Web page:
Actually, that does answer a good many of my questions but not all of them. Have you asked God why he will not cure Chandler? As far as the Nietzschian explaination that this adversity you and Scott and Webster have experienced has only made your family stronger, then why would it be necessary for you to consult a DAN doctor and spend all of these thousands of dollars and hours you are spending? If you are a good christian then perhaps God could give you the answer as to why he did not grant your prayers. As you may know, people go to Lourdes in France before the statue of the virgin Mary and claim that their prayers for cures for various diseases have been answered. As a person with an autism spectrum disorder who longs for a cure and eradication of autism and an agnostic in terms of a belief in god why won't god cure us? You said that god would give me an explaination if i asked him. Then if you are a devout believer and you asked him what was his answer? Why won't God stop all the pain and suffering of autism? I would really like to know the answer to that. Certainly your family could save a lot of time and aggravation and money if god had answered your question so as a practicing christian aren't you entitled to an explaination? If you have it, could you please tell me why God refuses to cure autism, as apparently he came to earth in the form of jesus about 2,000 years ago and enabled the cripple to walk and fed the whole town with one loaf of bread and turned water into wine, etc. Why won't he cure autism?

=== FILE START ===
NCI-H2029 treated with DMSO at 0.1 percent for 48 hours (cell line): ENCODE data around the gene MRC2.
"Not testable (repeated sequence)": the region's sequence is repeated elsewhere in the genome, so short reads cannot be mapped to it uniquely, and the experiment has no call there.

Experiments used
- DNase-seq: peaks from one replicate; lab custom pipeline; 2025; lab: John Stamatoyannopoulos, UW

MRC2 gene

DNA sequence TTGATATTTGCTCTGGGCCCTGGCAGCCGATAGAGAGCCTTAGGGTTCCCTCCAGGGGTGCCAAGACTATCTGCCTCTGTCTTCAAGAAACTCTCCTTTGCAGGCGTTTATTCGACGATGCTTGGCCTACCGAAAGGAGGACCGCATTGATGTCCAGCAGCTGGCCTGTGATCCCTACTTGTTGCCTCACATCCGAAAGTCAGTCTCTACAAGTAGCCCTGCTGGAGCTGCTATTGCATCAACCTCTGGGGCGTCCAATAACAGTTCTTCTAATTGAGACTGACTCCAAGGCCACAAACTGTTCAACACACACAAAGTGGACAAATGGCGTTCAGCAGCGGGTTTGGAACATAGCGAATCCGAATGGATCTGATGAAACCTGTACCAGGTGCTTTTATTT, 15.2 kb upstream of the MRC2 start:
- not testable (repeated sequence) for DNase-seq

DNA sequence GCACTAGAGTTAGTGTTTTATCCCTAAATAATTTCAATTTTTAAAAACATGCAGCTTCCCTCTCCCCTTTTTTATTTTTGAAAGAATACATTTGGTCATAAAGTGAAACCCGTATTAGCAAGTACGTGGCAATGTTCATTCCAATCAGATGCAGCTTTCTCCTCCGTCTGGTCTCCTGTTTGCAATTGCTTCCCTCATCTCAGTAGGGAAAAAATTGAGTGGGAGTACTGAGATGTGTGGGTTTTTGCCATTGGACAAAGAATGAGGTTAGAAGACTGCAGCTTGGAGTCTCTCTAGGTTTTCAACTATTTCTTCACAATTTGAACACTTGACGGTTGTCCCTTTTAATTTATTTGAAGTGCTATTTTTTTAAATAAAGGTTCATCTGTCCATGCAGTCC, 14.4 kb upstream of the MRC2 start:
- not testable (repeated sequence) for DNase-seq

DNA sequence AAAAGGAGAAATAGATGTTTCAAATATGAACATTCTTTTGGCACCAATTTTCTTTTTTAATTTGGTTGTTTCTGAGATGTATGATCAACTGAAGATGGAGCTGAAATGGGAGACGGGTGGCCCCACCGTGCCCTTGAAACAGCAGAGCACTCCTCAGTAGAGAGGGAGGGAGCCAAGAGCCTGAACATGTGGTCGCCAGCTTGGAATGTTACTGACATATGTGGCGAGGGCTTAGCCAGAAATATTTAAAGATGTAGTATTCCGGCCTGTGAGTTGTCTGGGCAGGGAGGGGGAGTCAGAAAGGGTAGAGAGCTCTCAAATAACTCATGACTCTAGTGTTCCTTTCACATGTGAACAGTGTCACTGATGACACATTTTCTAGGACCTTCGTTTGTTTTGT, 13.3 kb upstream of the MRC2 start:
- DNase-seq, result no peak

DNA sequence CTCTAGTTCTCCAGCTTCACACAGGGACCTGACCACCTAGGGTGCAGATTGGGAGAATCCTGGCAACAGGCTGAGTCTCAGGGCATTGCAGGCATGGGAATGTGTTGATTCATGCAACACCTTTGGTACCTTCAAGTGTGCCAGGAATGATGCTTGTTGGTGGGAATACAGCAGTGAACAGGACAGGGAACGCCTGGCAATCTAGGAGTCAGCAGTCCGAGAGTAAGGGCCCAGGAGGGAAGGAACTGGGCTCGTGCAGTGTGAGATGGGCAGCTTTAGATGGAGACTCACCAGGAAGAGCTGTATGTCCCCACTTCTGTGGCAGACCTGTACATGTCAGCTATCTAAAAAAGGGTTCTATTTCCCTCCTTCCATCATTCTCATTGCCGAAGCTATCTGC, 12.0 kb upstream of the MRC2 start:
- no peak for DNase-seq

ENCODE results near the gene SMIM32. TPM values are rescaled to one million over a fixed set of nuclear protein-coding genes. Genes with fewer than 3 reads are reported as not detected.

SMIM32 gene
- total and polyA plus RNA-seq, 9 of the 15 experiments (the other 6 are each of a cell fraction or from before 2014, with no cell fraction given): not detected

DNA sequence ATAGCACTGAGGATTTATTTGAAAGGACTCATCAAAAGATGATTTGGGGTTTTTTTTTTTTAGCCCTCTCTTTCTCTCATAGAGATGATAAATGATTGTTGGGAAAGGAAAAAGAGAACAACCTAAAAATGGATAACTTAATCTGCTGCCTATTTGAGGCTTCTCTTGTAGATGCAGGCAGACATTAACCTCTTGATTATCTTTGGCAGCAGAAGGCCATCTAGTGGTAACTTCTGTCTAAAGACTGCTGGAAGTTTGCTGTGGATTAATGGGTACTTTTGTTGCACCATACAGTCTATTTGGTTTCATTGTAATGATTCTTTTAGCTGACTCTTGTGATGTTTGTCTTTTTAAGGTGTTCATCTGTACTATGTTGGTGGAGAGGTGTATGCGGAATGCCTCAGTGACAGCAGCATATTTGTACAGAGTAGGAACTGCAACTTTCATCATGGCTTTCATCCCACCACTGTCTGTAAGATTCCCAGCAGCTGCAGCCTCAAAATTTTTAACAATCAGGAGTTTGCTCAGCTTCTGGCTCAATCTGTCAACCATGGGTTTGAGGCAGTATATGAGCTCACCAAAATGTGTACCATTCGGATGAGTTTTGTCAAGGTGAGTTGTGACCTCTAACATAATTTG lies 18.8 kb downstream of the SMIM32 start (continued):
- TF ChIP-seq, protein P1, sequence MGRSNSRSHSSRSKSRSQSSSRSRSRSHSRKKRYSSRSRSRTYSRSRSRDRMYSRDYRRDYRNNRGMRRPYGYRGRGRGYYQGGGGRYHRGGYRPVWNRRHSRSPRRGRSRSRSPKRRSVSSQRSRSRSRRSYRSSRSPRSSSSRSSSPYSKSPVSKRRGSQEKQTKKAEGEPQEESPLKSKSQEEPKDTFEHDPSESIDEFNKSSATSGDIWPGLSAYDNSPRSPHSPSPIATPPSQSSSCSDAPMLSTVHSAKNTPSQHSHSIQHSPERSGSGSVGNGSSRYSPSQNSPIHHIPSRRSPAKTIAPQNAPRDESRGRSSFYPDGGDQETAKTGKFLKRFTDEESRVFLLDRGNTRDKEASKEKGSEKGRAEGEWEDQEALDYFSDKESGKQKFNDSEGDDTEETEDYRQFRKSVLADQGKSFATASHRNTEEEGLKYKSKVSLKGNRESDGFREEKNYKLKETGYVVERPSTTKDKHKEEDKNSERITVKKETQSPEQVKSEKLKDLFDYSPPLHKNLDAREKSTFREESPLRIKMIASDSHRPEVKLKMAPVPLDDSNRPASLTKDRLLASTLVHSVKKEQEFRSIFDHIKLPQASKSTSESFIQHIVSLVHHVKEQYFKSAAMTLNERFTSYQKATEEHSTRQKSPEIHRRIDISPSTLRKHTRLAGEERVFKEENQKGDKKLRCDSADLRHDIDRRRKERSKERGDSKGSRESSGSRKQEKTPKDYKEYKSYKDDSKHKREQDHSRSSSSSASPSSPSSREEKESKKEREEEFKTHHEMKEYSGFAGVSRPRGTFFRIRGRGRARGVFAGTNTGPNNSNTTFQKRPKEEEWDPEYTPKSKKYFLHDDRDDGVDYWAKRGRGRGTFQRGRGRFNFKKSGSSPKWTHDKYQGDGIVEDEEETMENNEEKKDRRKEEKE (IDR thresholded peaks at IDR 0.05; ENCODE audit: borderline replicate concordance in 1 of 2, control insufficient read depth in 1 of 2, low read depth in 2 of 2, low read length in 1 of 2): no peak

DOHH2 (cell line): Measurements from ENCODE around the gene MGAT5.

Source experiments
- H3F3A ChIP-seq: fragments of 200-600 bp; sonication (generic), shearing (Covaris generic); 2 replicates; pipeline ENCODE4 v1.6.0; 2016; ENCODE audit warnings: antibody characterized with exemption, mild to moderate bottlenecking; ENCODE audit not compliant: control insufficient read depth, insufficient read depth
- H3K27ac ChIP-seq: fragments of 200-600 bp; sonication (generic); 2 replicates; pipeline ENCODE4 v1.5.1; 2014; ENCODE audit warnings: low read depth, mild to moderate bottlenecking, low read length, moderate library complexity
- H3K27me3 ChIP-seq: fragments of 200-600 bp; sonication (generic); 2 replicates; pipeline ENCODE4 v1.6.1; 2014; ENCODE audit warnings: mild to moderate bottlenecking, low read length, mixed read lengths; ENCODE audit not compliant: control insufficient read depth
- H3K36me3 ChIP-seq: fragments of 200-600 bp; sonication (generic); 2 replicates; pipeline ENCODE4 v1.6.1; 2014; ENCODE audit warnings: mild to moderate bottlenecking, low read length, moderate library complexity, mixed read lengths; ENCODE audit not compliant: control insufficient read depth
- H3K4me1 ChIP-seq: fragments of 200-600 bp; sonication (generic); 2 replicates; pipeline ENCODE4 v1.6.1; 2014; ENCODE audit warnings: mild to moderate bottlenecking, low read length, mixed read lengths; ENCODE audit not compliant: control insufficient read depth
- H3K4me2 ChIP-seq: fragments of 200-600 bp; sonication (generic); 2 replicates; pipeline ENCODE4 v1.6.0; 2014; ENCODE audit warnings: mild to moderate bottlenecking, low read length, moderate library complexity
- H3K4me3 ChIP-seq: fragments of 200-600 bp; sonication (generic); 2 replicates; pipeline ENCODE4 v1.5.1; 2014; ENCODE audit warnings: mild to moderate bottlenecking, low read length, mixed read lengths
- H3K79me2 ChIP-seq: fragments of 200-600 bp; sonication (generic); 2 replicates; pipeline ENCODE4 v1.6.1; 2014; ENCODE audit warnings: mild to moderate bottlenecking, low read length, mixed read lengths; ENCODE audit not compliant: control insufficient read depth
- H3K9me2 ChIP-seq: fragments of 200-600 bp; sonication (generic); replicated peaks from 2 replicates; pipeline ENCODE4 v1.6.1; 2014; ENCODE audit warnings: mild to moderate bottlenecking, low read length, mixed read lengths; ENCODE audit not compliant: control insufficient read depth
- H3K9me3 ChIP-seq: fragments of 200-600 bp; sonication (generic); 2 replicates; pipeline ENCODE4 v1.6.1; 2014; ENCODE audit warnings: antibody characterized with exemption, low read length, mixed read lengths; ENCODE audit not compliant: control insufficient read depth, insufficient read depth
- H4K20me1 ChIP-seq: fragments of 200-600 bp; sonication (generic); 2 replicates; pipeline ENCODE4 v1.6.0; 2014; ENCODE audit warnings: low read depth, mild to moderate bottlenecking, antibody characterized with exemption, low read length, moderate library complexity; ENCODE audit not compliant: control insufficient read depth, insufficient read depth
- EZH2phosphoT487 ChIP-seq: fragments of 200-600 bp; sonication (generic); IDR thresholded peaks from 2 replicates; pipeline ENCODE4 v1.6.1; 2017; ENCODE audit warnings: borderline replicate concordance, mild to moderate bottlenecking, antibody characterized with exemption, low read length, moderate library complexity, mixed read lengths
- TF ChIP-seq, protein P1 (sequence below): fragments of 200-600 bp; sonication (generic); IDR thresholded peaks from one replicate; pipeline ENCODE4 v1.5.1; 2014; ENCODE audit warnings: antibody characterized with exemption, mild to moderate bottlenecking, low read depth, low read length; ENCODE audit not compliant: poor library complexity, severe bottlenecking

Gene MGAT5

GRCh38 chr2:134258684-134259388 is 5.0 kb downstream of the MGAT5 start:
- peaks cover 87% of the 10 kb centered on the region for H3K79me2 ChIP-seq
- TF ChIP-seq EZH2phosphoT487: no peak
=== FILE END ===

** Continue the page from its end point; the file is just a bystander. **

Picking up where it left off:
Wade Rankin said...

. . . Have you asked God why he will not cure Chandler? As far as the Nietzschian explaination that this adversity you and Scott and Webster have experienced has only made your family stronger, then why would it be necessary for you to consult a DAN doctor and spend all of these thousands of dollars and hours you are spending? If you are a good christian then perhaps God could give you the answer as to why he did not grant your prayers.

Your questions could be asked of any disease or disorder (I wish there was a better word for me to use, but it's not just a "difference"). It's a question I could have easily asked many years ago while watching my father slowly die in a hospital room. But instead I paid attention, and learned more about my father, about my God, and about myself than I thought possible.

Such lessons are painful, and there will always be unanswered questions -- at least unanswered while we are here in this world. But that does not mean the answers aren't there, or that there is no purpose.

Not a day goes by that I don't wish my son had never regressed into autism. Yet I can't ignore the strength my family has received, my growth as a parent, or the new and wonderful friendships I have found (including Ginger). Many of those lessons come from the struggle and the improvement we see in our children. That's why we seek competent medical help, and why we pour a lot of money into the process. Indeed, those lessons would be meaningless if we simply threw up our hands, and said it's God's will that my son be autistic. It's not the disease/disorder that's God's will; it's the struggle and the learning.

Ginger said...

As usual, Wade speaks for me.

As usually I will expound and write a very long explanation of what he managed to say in two paragraphs.

Let me say Jonathan... I really appreciate all the earnest thought in this and the chance to address these really important questions. It is nice for an agnostic like you to step into my world view and take a hard look at things.